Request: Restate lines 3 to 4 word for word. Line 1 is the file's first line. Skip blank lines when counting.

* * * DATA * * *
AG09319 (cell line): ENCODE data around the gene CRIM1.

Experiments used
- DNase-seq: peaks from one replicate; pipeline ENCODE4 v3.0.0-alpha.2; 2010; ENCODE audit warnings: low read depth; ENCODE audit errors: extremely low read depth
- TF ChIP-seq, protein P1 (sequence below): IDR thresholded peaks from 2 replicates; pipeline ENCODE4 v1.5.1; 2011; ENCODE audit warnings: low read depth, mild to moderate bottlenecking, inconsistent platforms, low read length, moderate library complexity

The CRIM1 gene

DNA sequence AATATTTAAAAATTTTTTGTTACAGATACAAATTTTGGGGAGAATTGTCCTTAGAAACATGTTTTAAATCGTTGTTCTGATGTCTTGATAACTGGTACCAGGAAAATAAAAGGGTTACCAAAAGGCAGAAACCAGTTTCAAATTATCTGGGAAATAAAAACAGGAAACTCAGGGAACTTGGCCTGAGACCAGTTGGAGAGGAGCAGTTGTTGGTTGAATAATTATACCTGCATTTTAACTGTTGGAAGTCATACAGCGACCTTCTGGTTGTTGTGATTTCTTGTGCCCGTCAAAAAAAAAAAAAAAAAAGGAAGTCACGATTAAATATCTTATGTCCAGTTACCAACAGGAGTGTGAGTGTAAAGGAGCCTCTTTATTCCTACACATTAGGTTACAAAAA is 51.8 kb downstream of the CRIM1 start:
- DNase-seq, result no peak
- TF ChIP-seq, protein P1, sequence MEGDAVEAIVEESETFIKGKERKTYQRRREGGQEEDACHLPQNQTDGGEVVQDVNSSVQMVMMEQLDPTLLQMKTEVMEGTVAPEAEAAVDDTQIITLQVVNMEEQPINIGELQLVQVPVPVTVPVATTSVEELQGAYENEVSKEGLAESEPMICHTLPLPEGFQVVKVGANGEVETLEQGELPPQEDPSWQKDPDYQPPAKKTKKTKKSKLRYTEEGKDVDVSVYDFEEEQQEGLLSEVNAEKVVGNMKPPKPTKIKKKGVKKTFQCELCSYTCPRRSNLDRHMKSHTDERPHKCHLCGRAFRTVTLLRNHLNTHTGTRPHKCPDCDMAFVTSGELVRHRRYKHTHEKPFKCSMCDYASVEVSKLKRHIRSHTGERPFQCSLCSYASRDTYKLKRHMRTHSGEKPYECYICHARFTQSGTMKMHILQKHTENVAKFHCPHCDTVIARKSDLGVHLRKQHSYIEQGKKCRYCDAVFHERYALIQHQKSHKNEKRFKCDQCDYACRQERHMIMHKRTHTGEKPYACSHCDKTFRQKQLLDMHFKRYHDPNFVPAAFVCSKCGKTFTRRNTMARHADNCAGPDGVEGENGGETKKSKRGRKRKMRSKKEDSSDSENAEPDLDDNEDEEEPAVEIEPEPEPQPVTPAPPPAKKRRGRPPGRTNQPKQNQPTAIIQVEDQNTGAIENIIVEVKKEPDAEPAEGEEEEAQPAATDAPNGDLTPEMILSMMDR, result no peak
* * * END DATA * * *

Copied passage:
- DNase-seq: peaks from one replicate; pipeline ENCODE4 v3.0.0-alpha.2; 2010; ENCODE audit warnings: low read depth; ENCODE audit errors: extremely low read depth
- TF ChIP-seq, protein P1 (sequence below): IDR thresholded peaks from 2 replicates; pipeline ENCODE4 v1.5.1; 2011; ENCODE audit warnings: low read depth, mild to moderate bottlenecking, inconsistent platforms, low read length, moderate library complexity